As the Afghan people head toward a historic run-off presidential election that will culminate the country’s first-ever democratic transfer of power, the top United Nations official there is encouraging them to actively participate in the polls, deliver the necessary change and help build a better future for their long-troubled nation.
“Afghanistan is heading for one of the most important days in the modern history of the country: the run-off Presidential elections on the 14th of June,” the Secretary-General’s Special Representative for Afghanistan, Ján Kubiš, said today at a news conference in the capital, Kabul.
His key messages ahead of the vote included a call on the Afghan security forces to secure the polls, asking the country’s two election management bodies to fully implement recommendations to improve the voting process and urging responsible actions from the candidates and their supporters.
“I am convinced that next Saturday, the people of Afghanistan will – with the same determination, resilience and courage [shown in the first round of elections] – manifest their wish for a peaceful, prosperous, stable and united Afghanistan,” he added.
“My first message from this press conference is to the people of Afghanistan: use the opportunity, deliver the necessary change, reinforce the fundaments of your future, take part in the elections,” he declared.
The Afghan Presidential elections, which mark the first-ever transfer of power from one elected leader to another in the country’s history, are in a run-off stage after none of the candidates in the first round of the vote, held on 5 April, achieved the 50 per cent plus one result needed to win.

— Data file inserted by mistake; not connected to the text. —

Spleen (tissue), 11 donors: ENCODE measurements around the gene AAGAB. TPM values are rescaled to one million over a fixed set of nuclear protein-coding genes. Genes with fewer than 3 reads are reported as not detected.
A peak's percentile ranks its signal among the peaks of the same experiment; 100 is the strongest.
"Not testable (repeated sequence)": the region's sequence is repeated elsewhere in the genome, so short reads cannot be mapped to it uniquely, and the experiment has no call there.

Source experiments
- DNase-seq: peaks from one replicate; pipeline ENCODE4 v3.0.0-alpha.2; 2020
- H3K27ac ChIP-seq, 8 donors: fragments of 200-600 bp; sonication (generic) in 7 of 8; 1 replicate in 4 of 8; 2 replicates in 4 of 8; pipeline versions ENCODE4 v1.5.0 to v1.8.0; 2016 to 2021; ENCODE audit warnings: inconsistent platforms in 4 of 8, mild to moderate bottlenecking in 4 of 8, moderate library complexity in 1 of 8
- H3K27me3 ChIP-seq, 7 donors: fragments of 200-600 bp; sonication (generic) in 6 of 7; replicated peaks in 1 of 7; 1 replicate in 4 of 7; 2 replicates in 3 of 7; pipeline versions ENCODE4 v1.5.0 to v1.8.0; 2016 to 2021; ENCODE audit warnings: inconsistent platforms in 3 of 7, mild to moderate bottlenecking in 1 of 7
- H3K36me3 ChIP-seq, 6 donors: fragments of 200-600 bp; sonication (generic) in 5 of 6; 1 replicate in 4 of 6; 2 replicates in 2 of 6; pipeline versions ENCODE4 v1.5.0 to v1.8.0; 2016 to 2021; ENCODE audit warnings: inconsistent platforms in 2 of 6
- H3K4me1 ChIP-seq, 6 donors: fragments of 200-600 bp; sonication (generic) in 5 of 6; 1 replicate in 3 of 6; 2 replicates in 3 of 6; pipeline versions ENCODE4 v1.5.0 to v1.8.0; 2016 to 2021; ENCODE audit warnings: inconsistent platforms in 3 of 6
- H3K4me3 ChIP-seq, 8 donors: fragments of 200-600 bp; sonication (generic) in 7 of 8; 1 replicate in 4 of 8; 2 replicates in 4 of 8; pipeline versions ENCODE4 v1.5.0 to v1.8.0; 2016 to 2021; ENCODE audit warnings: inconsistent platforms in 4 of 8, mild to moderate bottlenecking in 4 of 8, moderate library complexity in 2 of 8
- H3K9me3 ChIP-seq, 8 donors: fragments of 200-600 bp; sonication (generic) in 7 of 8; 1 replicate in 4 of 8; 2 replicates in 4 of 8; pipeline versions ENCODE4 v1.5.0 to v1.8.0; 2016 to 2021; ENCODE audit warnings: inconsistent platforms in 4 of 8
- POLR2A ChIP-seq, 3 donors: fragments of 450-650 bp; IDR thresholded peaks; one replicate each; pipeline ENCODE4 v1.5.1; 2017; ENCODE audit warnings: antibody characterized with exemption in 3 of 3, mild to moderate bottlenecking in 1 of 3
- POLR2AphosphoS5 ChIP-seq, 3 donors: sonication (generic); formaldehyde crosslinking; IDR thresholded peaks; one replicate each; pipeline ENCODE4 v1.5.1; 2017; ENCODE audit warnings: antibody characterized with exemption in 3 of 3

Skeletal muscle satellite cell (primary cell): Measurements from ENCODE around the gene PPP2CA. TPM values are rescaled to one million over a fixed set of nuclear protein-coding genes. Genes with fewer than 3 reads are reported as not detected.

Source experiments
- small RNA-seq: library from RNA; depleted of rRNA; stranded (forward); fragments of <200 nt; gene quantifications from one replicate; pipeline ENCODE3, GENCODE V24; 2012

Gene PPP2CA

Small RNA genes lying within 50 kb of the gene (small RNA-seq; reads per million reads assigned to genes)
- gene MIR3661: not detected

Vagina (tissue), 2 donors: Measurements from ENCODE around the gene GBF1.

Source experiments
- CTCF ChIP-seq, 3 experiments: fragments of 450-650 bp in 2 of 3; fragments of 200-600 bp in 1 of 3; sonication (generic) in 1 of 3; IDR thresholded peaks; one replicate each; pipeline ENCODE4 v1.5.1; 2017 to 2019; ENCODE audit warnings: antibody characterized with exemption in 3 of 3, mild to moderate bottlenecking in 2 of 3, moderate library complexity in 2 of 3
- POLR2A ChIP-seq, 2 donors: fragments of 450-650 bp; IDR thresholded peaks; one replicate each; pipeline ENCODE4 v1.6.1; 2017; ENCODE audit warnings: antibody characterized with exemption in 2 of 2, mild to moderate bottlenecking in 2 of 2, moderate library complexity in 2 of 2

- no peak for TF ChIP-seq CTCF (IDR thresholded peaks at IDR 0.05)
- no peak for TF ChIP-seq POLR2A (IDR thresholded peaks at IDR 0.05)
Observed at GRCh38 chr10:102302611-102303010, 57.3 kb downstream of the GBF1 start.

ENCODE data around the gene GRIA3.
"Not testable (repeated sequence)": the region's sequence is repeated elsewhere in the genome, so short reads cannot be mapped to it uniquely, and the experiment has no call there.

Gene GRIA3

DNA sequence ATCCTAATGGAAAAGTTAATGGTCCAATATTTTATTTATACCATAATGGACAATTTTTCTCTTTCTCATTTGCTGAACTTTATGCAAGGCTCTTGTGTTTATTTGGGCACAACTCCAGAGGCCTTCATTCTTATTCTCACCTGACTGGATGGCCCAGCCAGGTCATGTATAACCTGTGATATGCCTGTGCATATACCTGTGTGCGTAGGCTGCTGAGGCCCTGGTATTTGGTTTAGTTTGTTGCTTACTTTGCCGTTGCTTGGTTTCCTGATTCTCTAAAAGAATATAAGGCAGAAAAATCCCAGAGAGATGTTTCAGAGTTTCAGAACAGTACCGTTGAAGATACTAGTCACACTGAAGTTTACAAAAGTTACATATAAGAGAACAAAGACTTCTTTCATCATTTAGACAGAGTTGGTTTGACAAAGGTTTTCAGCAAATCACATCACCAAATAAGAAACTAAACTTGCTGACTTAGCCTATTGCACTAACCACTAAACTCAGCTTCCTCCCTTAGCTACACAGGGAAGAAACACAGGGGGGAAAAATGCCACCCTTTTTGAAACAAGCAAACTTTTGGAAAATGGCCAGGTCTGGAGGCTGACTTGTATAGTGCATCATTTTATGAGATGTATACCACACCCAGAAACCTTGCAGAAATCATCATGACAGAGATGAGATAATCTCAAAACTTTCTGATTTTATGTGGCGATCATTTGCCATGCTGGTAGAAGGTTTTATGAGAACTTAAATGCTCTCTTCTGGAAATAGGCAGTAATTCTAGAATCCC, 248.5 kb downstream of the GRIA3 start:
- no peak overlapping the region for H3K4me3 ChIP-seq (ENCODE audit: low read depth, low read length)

Two leading candidates from that round, Dr. Abdullah Abdullah and Dr. Ashraf Ghani Ahmadzai, are competing in the second round run-off.
In remarks addressed to the Afghan National Security Forces (ANSF), Mr. Kubiš expressed the hope that they would be “up to the task this time once again” with their “ability, resilience, capability and courage” to provide a secure environment for voters as was done in the first round.
Referring to the country’s election management authorities – the Independent Election Commission (IEC) and the Independent Electoral Complaints Commission (IECC) – the UN official noted that they did a “good job in the first round,” while calling for “imperfections and deficiencies” from that round to be corrected in the second round.
“My appeal to the two election management bodies is: fully implement the recommendations and requests of the two campaigns – they jointly produced a list of recommendations – and improve the process in such a way so as to increase the confidence in your performance in the eyes of the people and in the eyes of the candidates,” Mr. Kubiš said.
The UN Assistance Mission in Afghanistan (UNAMA), which Mr. Kubiš heads, has been coordinating international support for the elections, and engaging with and supporting the electoral institutions to conduct the best possible elections in Afghanistan.
Elsewhere, the UN system, particularly through the UN Development Programme’s ELECT II (Enhancing Legal and Electoral Capacity for Tomorrow II), has been providing direct technical assistance in the organization of the elections.